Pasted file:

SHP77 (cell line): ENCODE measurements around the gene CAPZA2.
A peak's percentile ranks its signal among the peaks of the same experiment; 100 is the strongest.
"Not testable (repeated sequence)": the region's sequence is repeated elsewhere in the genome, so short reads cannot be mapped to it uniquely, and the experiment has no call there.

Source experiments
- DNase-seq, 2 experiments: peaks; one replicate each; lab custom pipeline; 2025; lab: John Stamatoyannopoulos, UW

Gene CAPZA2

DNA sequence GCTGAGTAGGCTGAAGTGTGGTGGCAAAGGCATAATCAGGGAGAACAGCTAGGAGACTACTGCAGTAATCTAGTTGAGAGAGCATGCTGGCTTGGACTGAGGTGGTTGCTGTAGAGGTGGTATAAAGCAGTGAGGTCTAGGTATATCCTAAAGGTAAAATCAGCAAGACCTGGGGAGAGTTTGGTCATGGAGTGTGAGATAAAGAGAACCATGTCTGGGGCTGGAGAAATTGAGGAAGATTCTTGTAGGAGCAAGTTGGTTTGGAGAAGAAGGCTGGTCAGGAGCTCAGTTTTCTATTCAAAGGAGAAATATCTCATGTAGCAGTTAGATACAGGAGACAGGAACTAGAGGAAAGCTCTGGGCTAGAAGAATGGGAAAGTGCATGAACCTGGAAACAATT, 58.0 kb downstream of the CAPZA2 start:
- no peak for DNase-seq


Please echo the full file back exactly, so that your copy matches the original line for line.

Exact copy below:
SHP77 (cell line): ENCODE measurements around the gene CAPZA2.
A peak's percentile ranks its signal among the peaks of the same experiment; 100 is the strongest.
"Not testable (repeated sequence)": the region's sequence is repeated elsewhere in the genome, so short reads cannot be mapped to it uniquely, and the experiment has no call there.

Source experiments
- DNase-seq, 2 experiments: peaks; one replicate each; lab custom pipeline; 2025; lab: John Stamatoyannopoulos, UW

Gene CAPZA2

DNA sequence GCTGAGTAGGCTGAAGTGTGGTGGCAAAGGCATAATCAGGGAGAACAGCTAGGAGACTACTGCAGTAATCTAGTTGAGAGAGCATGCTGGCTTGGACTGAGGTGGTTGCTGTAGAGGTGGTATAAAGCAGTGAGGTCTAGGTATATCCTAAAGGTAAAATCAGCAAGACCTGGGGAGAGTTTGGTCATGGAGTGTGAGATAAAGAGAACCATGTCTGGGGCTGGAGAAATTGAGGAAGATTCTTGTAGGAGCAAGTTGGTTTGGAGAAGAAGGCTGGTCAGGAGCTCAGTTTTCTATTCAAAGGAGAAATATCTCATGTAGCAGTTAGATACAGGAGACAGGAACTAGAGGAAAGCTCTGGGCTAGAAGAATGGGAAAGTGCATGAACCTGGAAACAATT, 58.0 kb downstream of the CAPZA2 start:
- no peak for DNase-seq